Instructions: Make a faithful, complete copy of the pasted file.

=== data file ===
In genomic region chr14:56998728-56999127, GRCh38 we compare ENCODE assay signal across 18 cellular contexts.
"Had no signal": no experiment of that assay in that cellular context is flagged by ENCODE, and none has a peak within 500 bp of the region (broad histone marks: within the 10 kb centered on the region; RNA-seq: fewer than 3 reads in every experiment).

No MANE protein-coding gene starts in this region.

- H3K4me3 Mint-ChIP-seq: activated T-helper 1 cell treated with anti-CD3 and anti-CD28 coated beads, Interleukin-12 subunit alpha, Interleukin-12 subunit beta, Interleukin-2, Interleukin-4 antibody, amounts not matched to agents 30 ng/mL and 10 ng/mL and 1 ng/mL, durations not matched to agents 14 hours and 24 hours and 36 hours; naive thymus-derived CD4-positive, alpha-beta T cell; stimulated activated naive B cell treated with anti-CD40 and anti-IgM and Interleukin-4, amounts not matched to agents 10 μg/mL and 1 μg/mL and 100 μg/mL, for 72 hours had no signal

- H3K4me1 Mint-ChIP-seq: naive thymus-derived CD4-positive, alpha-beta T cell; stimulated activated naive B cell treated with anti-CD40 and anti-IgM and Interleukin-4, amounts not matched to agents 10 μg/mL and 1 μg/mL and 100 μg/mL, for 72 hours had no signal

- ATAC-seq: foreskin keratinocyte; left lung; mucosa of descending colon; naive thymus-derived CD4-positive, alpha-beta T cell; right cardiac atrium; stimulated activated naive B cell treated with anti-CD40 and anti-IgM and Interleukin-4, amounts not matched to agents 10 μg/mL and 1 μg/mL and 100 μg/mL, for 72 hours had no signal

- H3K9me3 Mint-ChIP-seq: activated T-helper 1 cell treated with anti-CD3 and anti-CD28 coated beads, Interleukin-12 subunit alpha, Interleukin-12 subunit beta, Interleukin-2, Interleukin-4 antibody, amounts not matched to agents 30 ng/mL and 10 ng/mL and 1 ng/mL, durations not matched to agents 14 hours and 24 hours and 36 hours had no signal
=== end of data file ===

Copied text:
In genomic region chr14:56998728-56999127, GRCh38 we compare ENCODE assay signal across 18 cellular contexts.
"Had no signal": no experiment of that assay in that cellular context is flagged by ENCODE, and none has a peak within 500 bp of the region (broad histone marks: within the 10 kb centered on the region; RNA-seq: fewer than 3 reads in every experiment).

No MANE protein-coding gene starts in this region.

- H3K4me3 Mint-ChIP-seq: activated T-helper 1 cell treated with anti-CD3 and anti-CD28 coated beads, Interleukin-12 subunit alpha, Interleukin-12 subunit beta, Interleukin-2, Interleukin-4 antibody, amounts not matched to agents 30 ng/mL and 10 ng/mL and 1 ng/mL, durations not matched to agents 14 hours and 24 hours and 36 hours; naive thymus-derived CD4-positive, alpha-beta T cell; stimulated activated naive B cell treated with anti-CD40 and anti-IgM and Interleukin-4, amounts not matched to agents 10 μg/mL and 1 μg/mL and 100 μg/mL, for 72 hours had no signal

- H3K4me1 Mint-ChIP-seq: naive thymus-derived CD4-positive, alpha-beta T cell; stimulated activated naive B cell treated with anti-CD40 and anti-IgM and Interleukin-4, amounts not matched to agents 10 μg/mL and 1 μg/mL and 100 μg/mL, for 72 hours had no signal

- ATAC-seq: foreskin keratinocyte; left lung; mucosa of descending colon; naive thymus-derived CD4-positive, alpha-beta T cell; right cardiac atrium; stimulated activated naive B cell treated with anti-CD40 and anti-IgM and Interleukin-4, amounts not matched to agents 10 μg/mL and 1 μg/mL and 100 μg/mL, for 72 hours had no signal

- H3K9me3 Mint-ChIP-seq: activated T-helper 1 cell treated with anti-CD3 and anti-CD28 coated beads, Interleukin-12 subunit alpha, Interleukin-12 subunit beta, Interleukin-2, Interleukin-4 antibody, amounts not matched to agents 30 ng/mL and 10 ng/mL and 1 ng/mL, durations not matched to agents 14 hours and 24 hours and 36 hours had no signal